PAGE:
Gastroesophageal Reflux Disease (GERD)
GERD or Gastroesophageal Reflux Disease has increased in prevalence along with the rise of obesity in the United States. It is estimated that upwards of 20 million Americans suffer from GERD and tens of millions more suffer from acid reflux regularly. The trend is also causing an uptick in esophageal cancer. Unlike occasional acid reflux, which most suffer from now and then, GERD involves significant acid reflux symptoms several times per week for several weeks at a time. GERD is caused by a number of possible conditions including:
- Excess weight, and resultant abdominal pressure. This the leading cause of GERD and can worsen existing symptoms of GERD.
- Lifestyle patterns that are common risk factors for GERD include consuming spicy, fatty or caffeinated foods and drinks, overeating, and eating soon before bed.
- Some medications such as certain antibiotics, osteoporosis drugs and iron supplements.
- Some medical procedures may cause GERD. For example, the gastric band and gastric sleeve may cause or worsen GERD in a small number of patients.
- Learn more about a gastric band to gastric sleeve conversion due to severe acid reflux.
These and other factors contribute to the continued weakness of the lower esophageal sphincter or LES, the muscle at the bottom of the esophagus that alternately relaxes and contracts to let food and drink through, stopping acid from refluxing.
The Consequences of Untreated GERD
Poor management of GERD symptoms can create a very uncomfortable situation. As acid from the stomach washes upwards, the sensitive lining of the esophagus becomes irritated, sometime even burned. This causes symptoms that can range from mild to downright painful. Some patients mistake their acid reflux symptoms for a heart attack and end up in the emergency room.
Neglecting to address persistent acid reflux can also lead to longer-term damage to the esophagus. Barrett’s Esophagus, a condition in which the cellular lining of the esophagus begins to change due to the constant acidic barrage, can lead to esophageal cancer in some patients.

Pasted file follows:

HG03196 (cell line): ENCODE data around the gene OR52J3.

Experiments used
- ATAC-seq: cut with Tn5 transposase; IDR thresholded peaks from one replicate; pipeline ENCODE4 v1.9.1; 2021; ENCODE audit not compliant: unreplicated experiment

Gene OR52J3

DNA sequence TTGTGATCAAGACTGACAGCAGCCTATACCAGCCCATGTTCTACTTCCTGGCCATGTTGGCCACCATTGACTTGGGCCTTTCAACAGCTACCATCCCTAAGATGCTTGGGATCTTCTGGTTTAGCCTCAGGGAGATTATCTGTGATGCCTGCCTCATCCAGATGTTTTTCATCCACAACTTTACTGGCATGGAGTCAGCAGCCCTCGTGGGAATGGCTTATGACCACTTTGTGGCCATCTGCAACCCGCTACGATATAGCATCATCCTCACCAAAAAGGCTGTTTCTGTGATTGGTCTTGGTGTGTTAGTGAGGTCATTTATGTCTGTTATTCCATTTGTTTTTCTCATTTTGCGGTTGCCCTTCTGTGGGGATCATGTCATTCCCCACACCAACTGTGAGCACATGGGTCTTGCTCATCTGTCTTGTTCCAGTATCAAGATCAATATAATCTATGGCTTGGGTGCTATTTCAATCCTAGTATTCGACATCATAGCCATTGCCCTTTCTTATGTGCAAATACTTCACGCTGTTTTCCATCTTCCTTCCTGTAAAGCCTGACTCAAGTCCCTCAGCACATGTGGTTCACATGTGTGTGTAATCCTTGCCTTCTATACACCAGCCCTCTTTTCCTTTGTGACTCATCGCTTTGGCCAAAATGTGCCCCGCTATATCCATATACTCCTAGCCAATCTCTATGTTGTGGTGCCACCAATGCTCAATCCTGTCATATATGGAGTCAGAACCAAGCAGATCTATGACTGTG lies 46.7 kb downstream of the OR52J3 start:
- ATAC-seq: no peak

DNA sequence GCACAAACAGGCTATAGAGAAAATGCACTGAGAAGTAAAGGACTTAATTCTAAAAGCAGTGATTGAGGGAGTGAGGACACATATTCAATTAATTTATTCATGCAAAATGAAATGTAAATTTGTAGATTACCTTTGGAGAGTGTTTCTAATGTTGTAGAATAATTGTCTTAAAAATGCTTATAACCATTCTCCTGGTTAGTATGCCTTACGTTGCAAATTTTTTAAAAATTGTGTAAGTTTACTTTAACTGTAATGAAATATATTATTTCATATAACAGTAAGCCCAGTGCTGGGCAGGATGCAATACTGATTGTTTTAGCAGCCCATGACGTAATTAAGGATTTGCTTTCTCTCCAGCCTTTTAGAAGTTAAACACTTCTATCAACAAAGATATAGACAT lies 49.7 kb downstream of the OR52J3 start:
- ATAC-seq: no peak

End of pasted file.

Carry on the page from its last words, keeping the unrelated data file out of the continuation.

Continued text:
Treatment for GERD
The first step in the treatment of GERD is lifestyle change. Making small modifications to diet, exercise and eating patterns can go a long way in reducing the severity of symptoms. If the patient does not follow through with their lifestyle change, they may be prescribed one of two drugs – antacids, which neutralize acid in the stomach, or protein pump inhibitors (PPIs), which stop the production of acid. While medication is typically very effective, it only works while it is being taken, and some patients have significant side effects.
The longer-term curative solution for GERD, when lifestyle change and diet has failed to take hold, includes surgery. Currently, we offer two surgical procedures that are both very effective in treating GERD.
Fundoplication for GERD
The Nissen fundoplication is the process of wrapping the upper portion of the stomach around the lower esophageal sphincter, augmenting (tightening) it. A hiatal hernia, very common in obese patients, if found, will be repaired during the procedure. The Nissen is the more common surgery performed for GERD and the standard of care for reflux at this time. Learn more about Nissen Fundoplication.
LINX GERD Treatment
LINX is a newer surgery based on innovative technology in the form of a magnetic and titanium bracelet that is placed around the lower esophageal sphincter to augment the weakened LES. Dr. Tsuda and Dr. Ryan were the first surgeons in Nevada trained to perform this surgery. Learn more about LINX GERD Treatment